Another uniquely Kenyan nature adventure.
My father, Stewart Geddes, has been generously supporting the development of a small rural school in Kenya for the past couple of years through the CanAssist African Relief Trust. Today I headed back across to the mainland on the ferry to visit the community and the school which has about 75 students from age 3 to 8. Without this small school these little kids would have to walk several kilometers every day to receive education … or not get any at all. Girls, in particular were at a disadvantage and only two girls in the community of 500 people, have gotten beyond grade 4 until now.
I was enthusiastically welcomed and treated to demonstrations of counting and identifying animals in English (remember this is a seoond or maybe third language for these young pupils.) The name S P GEDDES EARLY CHILDHOOD DEVELOPMENT CENTRE is emblazoned on the school gate and the children were happy to chant a Thank you message that they wanted me to take back to my Dad.
But the big surprise for me was when the head teacher showed me her six month old Grandson. “We have named him Stewart Geddes”, she said. “At home he goes by Geddes.” I found this both amusing and touching. When I got back to Mbita, I called Dad to share with him the deep appreciation that this community has for his gift to them. I plan to visit a few CanAssist project sites in the next several days and I know that this is just the beginning of the wonderful expressions of gratitude to Canadian Donors through CanAssist that I will receive. I wish that this was something that I could bottle and send back to share with all of you who have supported what we do through CanAssist. Perhaps this little video clip will give you a taste.
The room that I am staying in now is about 50 metres from the shore of Lake Victoria. I sleep with my screened door open and under a mosquito net. This morning I woke up about 7:30 to the deep croupy bark that I recognized as coming from a hippo. I bounded out of bed and down to the shore in time to catch two big hippos swimming past about 20 metres off shore. It reminded me of seeing dolphins in the Gulf of Mexico … only a little heftier. They would submerge and then come up with a snort for a breath of air as they cruised along the lakeshore.
There is also a pair of African Fish Eagles that have a nest in a high tree behind the local clinic and they have entertained me annually with soaring flights over the shore about sunset.
This year they have not failed me. One seems to have taken to sitting on the bow of a local boat to scan the waters and surrounding area. Last night one of them was perched by the dock, seeming to enjoy the sunset. I tried to get a photo of him but found the light from the sun too bright. But with a little repositioning, his shadow in the setting sun made the photo I was looking for.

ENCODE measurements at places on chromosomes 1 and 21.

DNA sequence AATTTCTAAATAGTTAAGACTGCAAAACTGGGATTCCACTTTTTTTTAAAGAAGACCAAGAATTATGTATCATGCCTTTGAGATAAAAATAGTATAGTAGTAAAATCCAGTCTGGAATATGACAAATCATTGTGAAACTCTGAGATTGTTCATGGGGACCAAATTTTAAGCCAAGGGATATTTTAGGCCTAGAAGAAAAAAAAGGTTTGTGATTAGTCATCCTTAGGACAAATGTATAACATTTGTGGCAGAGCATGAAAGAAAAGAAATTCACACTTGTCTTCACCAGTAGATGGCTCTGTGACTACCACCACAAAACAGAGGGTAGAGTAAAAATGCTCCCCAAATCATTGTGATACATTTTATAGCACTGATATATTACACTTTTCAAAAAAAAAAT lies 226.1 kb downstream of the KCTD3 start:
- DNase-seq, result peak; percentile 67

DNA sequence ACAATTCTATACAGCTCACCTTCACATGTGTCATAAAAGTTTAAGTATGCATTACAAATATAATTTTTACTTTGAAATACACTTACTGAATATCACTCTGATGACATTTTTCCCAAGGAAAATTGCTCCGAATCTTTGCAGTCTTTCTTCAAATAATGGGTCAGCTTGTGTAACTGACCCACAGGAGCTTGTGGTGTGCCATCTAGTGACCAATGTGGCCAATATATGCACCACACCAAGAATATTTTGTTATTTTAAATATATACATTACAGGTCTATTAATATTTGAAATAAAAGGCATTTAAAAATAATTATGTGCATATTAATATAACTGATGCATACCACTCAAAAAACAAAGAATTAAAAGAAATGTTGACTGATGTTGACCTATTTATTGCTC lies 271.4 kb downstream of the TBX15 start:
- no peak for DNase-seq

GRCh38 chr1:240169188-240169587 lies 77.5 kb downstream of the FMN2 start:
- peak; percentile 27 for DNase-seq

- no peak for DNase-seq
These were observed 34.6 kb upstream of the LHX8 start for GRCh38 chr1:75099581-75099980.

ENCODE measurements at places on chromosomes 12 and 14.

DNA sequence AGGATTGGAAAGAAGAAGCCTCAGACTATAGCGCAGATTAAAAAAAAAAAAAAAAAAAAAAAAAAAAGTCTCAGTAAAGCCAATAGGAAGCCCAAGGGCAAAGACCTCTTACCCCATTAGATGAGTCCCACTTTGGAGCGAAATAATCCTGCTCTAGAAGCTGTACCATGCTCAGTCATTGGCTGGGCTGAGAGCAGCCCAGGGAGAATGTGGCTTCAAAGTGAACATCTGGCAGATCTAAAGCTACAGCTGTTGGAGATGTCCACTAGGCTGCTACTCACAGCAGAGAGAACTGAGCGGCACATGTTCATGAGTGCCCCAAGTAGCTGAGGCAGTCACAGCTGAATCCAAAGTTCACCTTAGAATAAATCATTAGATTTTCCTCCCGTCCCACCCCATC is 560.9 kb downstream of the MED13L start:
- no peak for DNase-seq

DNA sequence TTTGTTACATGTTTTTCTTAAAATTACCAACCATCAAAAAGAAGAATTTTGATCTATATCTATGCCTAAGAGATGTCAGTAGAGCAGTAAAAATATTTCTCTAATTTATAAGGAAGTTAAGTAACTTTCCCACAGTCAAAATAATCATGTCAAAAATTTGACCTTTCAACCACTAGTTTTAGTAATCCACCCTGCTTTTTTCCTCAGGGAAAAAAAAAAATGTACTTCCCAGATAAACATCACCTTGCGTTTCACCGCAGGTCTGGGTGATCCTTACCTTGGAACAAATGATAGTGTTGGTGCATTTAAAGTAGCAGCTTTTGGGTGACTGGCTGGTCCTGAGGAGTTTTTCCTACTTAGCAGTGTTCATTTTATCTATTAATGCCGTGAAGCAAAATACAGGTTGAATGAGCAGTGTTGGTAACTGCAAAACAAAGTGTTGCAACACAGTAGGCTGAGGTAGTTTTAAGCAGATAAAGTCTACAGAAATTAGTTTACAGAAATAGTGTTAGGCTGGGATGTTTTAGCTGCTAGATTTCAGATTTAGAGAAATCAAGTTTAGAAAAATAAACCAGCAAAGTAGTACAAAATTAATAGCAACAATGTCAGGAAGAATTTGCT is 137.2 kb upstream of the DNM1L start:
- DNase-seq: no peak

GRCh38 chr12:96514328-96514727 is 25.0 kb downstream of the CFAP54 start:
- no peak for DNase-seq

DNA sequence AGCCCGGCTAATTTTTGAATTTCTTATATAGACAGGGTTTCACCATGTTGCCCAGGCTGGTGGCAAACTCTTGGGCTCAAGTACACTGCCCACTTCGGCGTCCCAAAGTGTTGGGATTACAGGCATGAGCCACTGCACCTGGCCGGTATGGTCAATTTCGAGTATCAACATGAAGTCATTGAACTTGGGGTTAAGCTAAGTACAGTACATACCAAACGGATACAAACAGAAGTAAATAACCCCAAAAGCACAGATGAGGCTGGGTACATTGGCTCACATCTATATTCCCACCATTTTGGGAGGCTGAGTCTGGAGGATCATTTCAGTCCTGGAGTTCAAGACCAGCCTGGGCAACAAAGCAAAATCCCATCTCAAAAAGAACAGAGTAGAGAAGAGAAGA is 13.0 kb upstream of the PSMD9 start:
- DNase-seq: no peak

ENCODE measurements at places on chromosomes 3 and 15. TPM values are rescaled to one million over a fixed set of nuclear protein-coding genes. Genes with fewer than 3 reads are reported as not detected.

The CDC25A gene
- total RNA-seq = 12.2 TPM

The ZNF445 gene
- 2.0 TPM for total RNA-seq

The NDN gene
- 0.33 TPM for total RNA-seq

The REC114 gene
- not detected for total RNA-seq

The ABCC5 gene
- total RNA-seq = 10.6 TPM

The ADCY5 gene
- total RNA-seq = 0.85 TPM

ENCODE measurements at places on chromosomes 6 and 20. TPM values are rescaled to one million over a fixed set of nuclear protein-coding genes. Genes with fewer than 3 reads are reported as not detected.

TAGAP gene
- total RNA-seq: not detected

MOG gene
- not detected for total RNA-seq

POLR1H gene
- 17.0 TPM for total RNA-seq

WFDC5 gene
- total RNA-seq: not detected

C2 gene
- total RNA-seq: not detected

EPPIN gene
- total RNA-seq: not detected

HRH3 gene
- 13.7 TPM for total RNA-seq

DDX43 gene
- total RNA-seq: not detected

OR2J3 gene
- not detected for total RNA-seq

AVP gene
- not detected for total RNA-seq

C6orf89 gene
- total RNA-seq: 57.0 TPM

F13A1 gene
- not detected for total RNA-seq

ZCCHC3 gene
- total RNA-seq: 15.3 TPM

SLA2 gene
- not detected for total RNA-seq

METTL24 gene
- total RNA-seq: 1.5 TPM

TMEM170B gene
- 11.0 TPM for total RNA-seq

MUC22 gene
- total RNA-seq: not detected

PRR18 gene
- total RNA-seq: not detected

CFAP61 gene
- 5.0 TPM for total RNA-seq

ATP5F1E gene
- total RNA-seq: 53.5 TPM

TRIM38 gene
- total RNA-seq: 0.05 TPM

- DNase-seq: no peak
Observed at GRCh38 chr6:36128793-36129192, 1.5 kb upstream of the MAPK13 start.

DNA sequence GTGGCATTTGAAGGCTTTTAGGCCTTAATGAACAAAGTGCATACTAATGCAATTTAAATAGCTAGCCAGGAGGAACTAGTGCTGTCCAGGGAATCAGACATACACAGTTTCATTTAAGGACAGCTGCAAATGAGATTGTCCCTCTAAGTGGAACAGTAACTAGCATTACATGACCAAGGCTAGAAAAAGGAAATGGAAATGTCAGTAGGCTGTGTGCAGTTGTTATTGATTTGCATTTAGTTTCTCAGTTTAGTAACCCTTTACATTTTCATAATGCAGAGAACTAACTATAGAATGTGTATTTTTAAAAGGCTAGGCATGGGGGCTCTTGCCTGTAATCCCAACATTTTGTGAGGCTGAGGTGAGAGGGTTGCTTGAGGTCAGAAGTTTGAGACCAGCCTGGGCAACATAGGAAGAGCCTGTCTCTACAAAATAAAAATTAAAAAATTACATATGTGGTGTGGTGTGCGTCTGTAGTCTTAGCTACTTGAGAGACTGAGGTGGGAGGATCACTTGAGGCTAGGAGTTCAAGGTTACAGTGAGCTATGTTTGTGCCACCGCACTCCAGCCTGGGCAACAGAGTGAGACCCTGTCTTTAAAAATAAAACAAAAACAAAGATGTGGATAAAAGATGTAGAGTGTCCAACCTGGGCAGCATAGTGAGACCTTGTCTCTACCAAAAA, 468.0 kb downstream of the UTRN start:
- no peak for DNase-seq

The trip to Mbita from Nairobi involves a short flight to Kisumu, a two hour taxi ride to a ferry dock at Luanda and a one hour ferry trip across Homa Bay to Mbita town. There is now a relatively new Tarmac road to the ferry. Before this road was made asphalt, it was muddy and twice in the past, the McGill student group has been stuck on the road, once having to leave one of our overlander trucks mired in the mud overnight.
The ferry trip is always amusing. This trip I arrived about 15 minutes after the ferry had left and had to wait two hours for the next one in a dirt-floored lean-to with benches adorned with ripped cushions, the stuffing belching out of them. It is certainly hotter in this part of the country. In Nairobi the temperatures were pleasant and actually cool. In Kisumu it was in the mid-thirties.
As I waited for the ferry, I watched the fishermen come into the landing nearby in their wooden boats, typical of the region. There is always an on-shore wind early in the evening and the lake actually turns from calm to treacherously rough.
Finally the ferry arrived and a few cars and passengers disembarked. However, there was a small herd of cows that had spent the trip on the main deck and they had to be cajoled and whipped to leave the boat down the car ramp. The region has had more rain than usual in the latter part of 2012 so the lake water level is higher than I have seen in the past. This meant that the ramp for cars ( and cows ) was steep so the cows balked and slid as they exited the boat. In their anxious ride over they had produced a fair amount of dung which littered the deck and the ramp, so much that the cars that were boarding ferry were having trouble getting up onto the boat, their wheels spinning in the “bullshit” and spraying it around. Eventually, two and a half hours after I had reached the landing, the ferry was loaded and ready to depart.